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Snowdonia Pumped Hydro has submitted an application to the Planning Inspectorate for a Development Consent Order to build a £160m 99.9MW output pumped hydro electricity storage facility at Glyn Rhonwy near Llanberis.

The SPH scheme, which already has planning permission from local authority Gwynedd Council at an output of 49.9MW*, would re-purpose two abandoned slate quarries and is the first of a series of schemes that SPH parent company QBC intends to develop throughout the UK.

SPH wishes to double the output of the Glyn Rhonwy facility by increasing the capacity of the underground turbines and associated equipment. In every other respect the revised scheme would be identical to that already granted planning permission by Gwynedd Council.

The higher output would enable the Glyn Rhonwy facility to play a larger role in smoothing out the intermittency of renewables such as wind by capturing surplus electricity and releasing it when demand is high and renewables output is low.

Britain’s need for more grid-scale storage such as that planned at Glyn Rhonwy is now firmly on the UK government’s agenda. A dedicated team within the Department of Energy & Climate Change (DECC) is examining how the build of more storage can stimulated, and large scale storage is also key focus of the newly-announced National Infrastructure Commission under former Labour peer Lord Adonis.

The percentage of renewable generators providing power to the grid has already left the UK’s four existing storage plants – built to back-up nuclear power stations – unable to cope. Because over-generation cannot be stored, households and industry are having to pay renewables operators more every year to stop generation when the wind blows too hard. Unless Britain builds more grid scale storage, these avoidable constraint payments to wind farms could reach £2.7bn a year by 2020, according to Imperial College London. The storage deficit also means that gas power stations and diesel generators must be kept on stand-by for when the wind drops or stops altogether.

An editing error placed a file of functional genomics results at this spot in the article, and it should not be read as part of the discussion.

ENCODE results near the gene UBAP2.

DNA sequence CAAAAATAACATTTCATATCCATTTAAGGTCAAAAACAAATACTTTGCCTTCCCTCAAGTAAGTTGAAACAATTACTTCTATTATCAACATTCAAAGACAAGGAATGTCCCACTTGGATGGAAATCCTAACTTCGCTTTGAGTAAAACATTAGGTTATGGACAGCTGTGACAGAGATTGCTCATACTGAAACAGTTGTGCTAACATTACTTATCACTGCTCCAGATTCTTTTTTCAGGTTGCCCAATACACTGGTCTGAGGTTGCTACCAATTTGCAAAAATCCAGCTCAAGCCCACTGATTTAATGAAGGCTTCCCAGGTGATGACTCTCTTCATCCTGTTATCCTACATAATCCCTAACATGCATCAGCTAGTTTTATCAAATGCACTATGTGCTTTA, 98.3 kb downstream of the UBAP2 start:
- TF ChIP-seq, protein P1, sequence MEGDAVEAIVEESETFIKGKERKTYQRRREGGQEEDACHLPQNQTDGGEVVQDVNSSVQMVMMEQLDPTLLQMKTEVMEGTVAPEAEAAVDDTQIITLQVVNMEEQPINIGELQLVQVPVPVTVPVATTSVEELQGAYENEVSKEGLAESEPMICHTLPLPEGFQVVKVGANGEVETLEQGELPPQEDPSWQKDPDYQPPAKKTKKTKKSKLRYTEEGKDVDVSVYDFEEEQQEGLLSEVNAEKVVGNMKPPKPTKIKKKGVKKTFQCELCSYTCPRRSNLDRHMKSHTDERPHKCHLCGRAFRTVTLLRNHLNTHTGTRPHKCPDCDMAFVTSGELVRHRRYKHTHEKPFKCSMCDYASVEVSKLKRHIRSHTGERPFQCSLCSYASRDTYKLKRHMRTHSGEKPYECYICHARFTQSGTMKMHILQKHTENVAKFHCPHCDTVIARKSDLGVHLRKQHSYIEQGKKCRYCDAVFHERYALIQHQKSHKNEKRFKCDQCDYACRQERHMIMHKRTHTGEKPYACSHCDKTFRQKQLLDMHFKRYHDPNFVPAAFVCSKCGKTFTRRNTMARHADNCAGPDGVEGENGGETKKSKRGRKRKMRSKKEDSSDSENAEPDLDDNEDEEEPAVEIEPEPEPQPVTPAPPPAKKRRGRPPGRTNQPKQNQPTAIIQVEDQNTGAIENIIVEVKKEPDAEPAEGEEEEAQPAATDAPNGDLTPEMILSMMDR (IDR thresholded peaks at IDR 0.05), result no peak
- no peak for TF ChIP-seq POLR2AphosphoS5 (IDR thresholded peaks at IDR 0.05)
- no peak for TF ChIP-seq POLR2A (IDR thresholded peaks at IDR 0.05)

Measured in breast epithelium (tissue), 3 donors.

QBC recently submitted evidence to DECC demonstrating how a new 10GW fleet of pumped hydro schemes built around the UK would cut £3.5 billion a year from the cost of decarbonising the grid, reduce carbon emissions by 5 million tonnes a year, and make the UK’s electricity supply more secure. Part funded by a £200,000 grant from DECC QBC carried out a UK-wide geographical survey that identified suitable sites with low planning risk for some 15GW of new pumped hydro storage.

The Glyn Rhonwy facility would be expected to have an operational life of around 125 years and support up to 30 full time local jobs. Hundreds of workers would be required during construction. Earlier this year SPH reached an agreement to lease 13 hectares of land for the scheme from The Crown Estate.

The first pumped hydro storage was built in the late 1800s in Europe and the technology now provides over 99% of grid-scale storage in the world. The recognition that renewables are intermittent generators and must be partnered by storage is leading countries to embark on rapid development of pumped hydro because it is the most proven, powerful and reliable and all storage technologies. Japan currently has the largest installed capacity but is expected to be overtaken by China which has the most new schemes in planning.

Snowdonia Pumped Hydro was created by parent organisation Quarry Battery Company to take the Glyn Rhonwy scheme forward to construction and operation. The scheme was designed in consultation with AECOM, Gwynedd Council, Cadw, Countryside Council For Wales and Environment Agency Wales (now Natural Resources Wales).


Further editorial information:
Dave Holmes – 07999 552875
Kevin Fiske – 01189 344007

*Electricity storage facilities are treated by the UK planning system as generators. Schemes up to 49.9 MW output must apply for planning permission to a local authority. Those with an output of 50MW and up are classed as Nationally Significant Infrastructure Projects and are evaluated by the Planning Inspectorate, with the final decision being made by the Secretary of State.

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